This video caught my attention this morning: a crowdfunding pitch for what is billed as "the world's first social innovation telepresence experience."
This system, Omnipresenz, is designed to let you control a human "avatar" anywhere in the world, seeing and hearing through their internet-connected gear, and directing them to interact with the world. It's being pitch by developer Daniel González Franco "as a tool for virtual tourism, as a sort of therapy for agoraphobics or bed bound people to leave their house, or even as a way to rethink the experience of charity." You can read more about it in Fast Company.
It reminds me of the whack "Somebody" app by artist Miranda July that also facilitates recruitment of a human avatar, in this case for the very specific function of putting a human face and voice to your digital message.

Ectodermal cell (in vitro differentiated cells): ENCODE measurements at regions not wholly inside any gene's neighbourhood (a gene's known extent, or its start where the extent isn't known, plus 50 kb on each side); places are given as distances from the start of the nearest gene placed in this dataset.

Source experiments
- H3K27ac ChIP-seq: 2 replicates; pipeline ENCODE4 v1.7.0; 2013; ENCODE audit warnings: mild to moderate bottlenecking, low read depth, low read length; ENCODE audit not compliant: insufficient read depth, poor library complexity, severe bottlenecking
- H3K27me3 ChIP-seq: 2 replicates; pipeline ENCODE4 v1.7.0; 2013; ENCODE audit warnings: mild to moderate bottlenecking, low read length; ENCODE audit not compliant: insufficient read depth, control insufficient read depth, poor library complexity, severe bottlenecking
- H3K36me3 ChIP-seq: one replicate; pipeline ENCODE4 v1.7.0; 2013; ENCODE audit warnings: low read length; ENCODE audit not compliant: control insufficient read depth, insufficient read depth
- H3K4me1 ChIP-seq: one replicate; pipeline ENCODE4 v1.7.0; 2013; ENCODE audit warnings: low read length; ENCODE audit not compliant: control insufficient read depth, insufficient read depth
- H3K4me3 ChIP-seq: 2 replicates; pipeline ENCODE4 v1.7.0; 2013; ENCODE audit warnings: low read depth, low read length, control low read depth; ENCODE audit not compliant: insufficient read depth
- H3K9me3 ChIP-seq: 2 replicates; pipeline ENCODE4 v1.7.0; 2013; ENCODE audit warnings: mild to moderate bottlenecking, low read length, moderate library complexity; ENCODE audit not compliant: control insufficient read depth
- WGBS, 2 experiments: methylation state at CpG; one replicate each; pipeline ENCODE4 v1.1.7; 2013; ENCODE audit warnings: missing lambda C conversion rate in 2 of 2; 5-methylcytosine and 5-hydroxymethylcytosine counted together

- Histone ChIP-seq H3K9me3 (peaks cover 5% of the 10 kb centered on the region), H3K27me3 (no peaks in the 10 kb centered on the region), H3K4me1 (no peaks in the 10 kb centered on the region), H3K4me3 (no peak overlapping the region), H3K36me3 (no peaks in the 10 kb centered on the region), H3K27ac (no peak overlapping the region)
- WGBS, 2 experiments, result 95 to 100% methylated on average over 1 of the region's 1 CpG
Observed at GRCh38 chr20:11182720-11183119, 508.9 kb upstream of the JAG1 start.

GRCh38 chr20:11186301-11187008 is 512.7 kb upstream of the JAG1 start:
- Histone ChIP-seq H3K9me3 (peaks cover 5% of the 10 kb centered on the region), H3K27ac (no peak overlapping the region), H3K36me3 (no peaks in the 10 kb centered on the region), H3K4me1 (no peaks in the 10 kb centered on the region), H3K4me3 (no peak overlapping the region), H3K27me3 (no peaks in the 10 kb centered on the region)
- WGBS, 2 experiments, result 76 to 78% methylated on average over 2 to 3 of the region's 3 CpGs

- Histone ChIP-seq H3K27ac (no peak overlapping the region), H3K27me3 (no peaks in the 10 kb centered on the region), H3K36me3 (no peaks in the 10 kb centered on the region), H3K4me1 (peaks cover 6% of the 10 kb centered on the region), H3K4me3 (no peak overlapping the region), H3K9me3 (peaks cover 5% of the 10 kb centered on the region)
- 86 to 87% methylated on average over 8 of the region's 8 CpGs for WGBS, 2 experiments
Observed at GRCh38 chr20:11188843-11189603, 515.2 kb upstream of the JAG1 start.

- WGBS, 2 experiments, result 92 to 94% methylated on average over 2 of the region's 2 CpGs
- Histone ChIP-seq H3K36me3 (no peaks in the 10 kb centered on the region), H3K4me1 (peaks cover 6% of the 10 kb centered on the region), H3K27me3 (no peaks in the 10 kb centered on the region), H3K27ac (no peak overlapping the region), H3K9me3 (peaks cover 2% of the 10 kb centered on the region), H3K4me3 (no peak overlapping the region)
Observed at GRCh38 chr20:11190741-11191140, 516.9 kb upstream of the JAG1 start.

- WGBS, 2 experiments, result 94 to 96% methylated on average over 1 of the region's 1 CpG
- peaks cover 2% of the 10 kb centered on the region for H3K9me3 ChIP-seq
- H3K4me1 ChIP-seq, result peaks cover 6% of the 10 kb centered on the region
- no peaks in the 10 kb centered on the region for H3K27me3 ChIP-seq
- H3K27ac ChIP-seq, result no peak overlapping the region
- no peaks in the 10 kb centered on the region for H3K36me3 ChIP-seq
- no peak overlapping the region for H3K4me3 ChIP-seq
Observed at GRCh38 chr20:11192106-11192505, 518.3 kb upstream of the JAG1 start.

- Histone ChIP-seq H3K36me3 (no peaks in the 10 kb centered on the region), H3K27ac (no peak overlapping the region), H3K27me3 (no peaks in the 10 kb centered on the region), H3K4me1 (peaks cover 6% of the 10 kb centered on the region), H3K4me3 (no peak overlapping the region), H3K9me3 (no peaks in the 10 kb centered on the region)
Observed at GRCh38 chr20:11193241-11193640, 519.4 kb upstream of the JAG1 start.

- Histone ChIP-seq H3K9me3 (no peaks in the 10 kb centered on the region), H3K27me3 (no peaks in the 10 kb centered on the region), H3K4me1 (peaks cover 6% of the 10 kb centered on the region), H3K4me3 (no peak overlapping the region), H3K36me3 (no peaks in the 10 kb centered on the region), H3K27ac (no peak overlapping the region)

Both Omnipresenz and Somebody grapple with how to turn put a human face on remote, virtual engagement with the world.
I'm intrigued with "telepresence avatars" as an alternative to "telepresence robots" (like those we demoed at the Alliance annual meeting this past spring.") As museums begin to experiment with telepresence, whether for education, accessibility, or simply as a new form of engagement with the museum, it will be interesting to weigh the benefits of human over robot, robot over human. One Suitable Technologies staffer piloting a BeamPro in Seattle noticed many attendees were shy about coming up and interacting with him via the robot--until he held his cat up to the screen (cats apparently being the universal language of internet relatability. See, #CatVidFest). Would people be more, or less shy about talking to someone with a helmet-mounted camera on their head?
Food for some Monday thought. And if anyone wants to visit a DC museum remotely, I'm totally up for being your avatar, if we can work out the tech.